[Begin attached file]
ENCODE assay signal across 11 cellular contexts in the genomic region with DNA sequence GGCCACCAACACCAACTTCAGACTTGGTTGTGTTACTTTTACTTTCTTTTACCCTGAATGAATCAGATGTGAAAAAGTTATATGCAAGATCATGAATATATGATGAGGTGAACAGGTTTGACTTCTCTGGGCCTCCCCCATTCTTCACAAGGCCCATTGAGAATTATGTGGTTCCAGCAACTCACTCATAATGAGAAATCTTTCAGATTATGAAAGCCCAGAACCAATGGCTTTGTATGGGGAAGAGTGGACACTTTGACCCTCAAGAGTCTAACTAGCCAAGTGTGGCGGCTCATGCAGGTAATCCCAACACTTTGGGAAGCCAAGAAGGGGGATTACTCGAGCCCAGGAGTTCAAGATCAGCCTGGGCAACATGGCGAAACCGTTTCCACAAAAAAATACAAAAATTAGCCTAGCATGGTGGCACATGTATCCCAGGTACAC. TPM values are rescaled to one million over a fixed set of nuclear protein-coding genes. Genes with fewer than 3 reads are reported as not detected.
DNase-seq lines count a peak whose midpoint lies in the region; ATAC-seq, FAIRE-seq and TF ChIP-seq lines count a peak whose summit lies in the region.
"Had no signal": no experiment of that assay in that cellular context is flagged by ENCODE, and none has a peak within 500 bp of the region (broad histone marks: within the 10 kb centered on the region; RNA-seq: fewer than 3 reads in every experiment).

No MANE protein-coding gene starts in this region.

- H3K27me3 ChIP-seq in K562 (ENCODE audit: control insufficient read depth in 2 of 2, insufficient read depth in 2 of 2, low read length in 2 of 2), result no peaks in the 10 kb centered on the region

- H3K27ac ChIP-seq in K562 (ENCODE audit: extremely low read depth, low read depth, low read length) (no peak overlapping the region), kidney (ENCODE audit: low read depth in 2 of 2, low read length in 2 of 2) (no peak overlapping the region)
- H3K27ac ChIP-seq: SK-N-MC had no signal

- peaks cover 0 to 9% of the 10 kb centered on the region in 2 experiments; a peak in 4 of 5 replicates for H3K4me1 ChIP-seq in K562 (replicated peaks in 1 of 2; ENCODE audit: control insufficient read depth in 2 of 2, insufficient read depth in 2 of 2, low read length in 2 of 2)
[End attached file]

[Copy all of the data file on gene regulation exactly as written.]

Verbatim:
ENCODE assay signal across 11 cellular contexts in the genomic region with DNA sequence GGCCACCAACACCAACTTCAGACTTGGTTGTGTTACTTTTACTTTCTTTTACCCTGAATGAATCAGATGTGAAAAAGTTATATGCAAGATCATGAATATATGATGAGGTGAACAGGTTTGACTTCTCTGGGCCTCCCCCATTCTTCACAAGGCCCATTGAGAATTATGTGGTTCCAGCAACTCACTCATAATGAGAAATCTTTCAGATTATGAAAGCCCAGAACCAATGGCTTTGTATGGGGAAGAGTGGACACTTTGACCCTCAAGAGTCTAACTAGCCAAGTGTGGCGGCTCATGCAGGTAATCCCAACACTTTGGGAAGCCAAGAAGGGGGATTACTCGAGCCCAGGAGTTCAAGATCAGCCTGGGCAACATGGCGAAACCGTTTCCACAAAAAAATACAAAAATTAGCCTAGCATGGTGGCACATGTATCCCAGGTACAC. TPM values are rescaled to one million over a fixed set of nuclear protein-coding genes. Genes with fewer than 3 reads are reported as not detected.
DNase-seq lines count a peak whose midpoint lies in the region; ATAC-seq, FAIRE-seq and TF ChIP-seq lines count a peak whose summit lies in the region.
"Had no signal": no experiment of that assay in that cellular context is flagged by ENCODE, and none has a peak within 500 bp of the region (broad histone marks: within the 10 kb centered on the region; RNA-seq: fewer than 3 reads in every experiment).

No MANE protein-coding gene starts in this region.

- H3K27me3 ChIP-seq in K562 (ENCODE audit: control insufficient read depth in 2 of 2, insufficient read depth in 2 of 2, low read length in 2 of 2), result no peaks in the 10 kb centered on the region

- H3K27ac ChIP-seq in K562 (ENCODE audit: extremely low read depth, low read depth, low read length) (no peak overlapping the region), kidney (ENCODE audit: low read depth in 2 of 2, low read length in 2 of 2) (no peak overlapping the region)
- H3K27ac ChIP-seq: SK-N-MC had no signal

- peaks cover 0 to 9% of the 10 kb centered on the region in 2 experiments; a peak in 4 of 5 replicates for H3K4me1 ChIP-seq in K562 (replicated peaks in 1 of 2; ENCODE audit: control insufficient read depth in 2 of 2, insufficient read depth in 2 of 2, low read length in 2 of 2)